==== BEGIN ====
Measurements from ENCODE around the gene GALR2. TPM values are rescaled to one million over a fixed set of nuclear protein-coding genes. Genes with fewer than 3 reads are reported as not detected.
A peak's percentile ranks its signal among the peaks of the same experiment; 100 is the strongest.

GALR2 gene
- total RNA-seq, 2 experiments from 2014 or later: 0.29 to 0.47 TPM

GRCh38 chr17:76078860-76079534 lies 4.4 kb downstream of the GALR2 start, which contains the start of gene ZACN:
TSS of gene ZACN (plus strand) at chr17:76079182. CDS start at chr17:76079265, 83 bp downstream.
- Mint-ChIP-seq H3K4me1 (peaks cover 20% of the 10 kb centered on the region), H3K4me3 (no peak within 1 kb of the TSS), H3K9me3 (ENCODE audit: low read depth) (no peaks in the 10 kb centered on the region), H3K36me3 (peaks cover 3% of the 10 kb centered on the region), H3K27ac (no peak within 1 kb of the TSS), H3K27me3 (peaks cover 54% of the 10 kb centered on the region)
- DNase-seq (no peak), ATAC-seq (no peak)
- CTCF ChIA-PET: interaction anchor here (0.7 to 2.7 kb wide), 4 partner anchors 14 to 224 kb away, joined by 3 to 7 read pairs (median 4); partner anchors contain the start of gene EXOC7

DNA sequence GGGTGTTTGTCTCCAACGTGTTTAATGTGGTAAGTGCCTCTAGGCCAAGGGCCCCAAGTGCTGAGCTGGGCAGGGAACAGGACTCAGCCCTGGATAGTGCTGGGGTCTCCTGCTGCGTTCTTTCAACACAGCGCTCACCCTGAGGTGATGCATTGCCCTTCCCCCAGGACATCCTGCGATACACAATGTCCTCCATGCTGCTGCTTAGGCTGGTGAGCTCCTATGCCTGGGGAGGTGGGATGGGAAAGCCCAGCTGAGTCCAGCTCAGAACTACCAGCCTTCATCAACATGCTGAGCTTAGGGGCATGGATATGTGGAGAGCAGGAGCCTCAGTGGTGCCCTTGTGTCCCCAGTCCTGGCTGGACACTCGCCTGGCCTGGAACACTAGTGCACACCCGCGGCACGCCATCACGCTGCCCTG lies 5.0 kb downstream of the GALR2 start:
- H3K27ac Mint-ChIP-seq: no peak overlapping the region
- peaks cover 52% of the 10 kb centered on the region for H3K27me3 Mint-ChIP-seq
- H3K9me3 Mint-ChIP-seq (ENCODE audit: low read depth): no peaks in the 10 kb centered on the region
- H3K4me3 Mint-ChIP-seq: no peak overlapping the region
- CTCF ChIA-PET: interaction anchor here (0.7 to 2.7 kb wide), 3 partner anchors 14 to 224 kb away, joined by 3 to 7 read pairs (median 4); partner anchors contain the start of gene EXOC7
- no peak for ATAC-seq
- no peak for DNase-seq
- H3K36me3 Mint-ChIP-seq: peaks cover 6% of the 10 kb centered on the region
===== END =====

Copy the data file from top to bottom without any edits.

Measurements from ENCODE around the gene GALR2. TPM values are rescaled to one million over a fixed set of nuclear protein-coding genes. Genes with fewer than 3 reads are reported as not detected.
A peak's percentile ranks its signal among the peaks of the same experiment; 100 is the strongest.

GALR2 gene
- total RNA-seq, 2 experiments from 2014 or later: 0.29 to 0.47 TPM

GRCh38 chr17:76078860-76079534 lies 4.4 kb downstream of the GALR2 start, which contains the start of gene ZACN:
TSS of gene ZACN (plus strand) at chr17:76079182. CDS start at chr17:76079265, 83 bp downstream.
- Mint-ChIP-seq H3K4me1 (peaks cover 20% of the 10 kb centered on the region), H3K4me3 (no peak within 1 kb of the TSS), H3K9me3 (ENCODE audit: low read depth) (no peaks in the 10 kb centered on the region), H3K36me3 (peaks cover 3% of the 10 kb centered on the region), H3K27ac (no peak within 1 kb of the TSS), H3K27me3 (peaks cover 54% of the 10 kb centered on the region)
- DNase-seq (no peak), ATAC-seq (no peak)
- CTCF ChIA-PET: interaction anchor here (0.7 to 2.7 kb wide), 4 partner anchors 14 to 224 kb away, joined by 3 to 7 read pairs (median 4); partner anchors contain the start of gene EXOC7

DNA sequence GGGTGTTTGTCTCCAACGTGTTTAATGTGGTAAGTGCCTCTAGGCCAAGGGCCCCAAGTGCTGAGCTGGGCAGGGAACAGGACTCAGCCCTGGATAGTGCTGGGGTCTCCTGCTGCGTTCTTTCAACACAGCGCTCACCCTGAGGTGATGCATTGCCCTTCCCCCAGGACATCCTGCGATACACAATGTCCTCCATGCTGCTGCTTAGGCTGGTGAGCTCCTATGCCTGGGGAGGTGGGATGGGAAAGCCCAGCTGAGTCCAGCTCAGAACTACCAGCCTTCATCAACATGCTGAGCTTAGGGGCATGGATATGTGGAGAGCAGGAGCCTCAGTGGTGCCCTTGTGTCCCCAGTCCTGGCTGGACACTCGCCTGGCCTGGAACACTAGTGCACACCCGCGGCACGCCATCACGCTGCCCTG lies 5.0 kb downstream of the GALR2 start:
- H3K27ac Mint-ChIP-seq: no peak overlapping the region
- peaks cover 52% of the 10 kb centered on the region for H3K27me3 Mint-ChIP-seq
- H3K9me3 Mint-ChIP-seq (ENCODE audit: low read depth): no peaks in the 10 kb centered on the region
- H3K4me3 Mint-ChIP-seq: no peak overlapping the region
- CTCF ChIA-PET: interaction anchor here (0.7 to 2.7 kb wide), 3 partner anchors 14 to 224 kb away, joined by 3 to 7 read pairs (median 4); partner anchors contain the start of gene EXOC7
- no peak for ATAC-seq
- no peak for DNase-seq
- H3K36me3 Mint-ChIP-seq: peaks cover 6% of the 10 kb centered on the region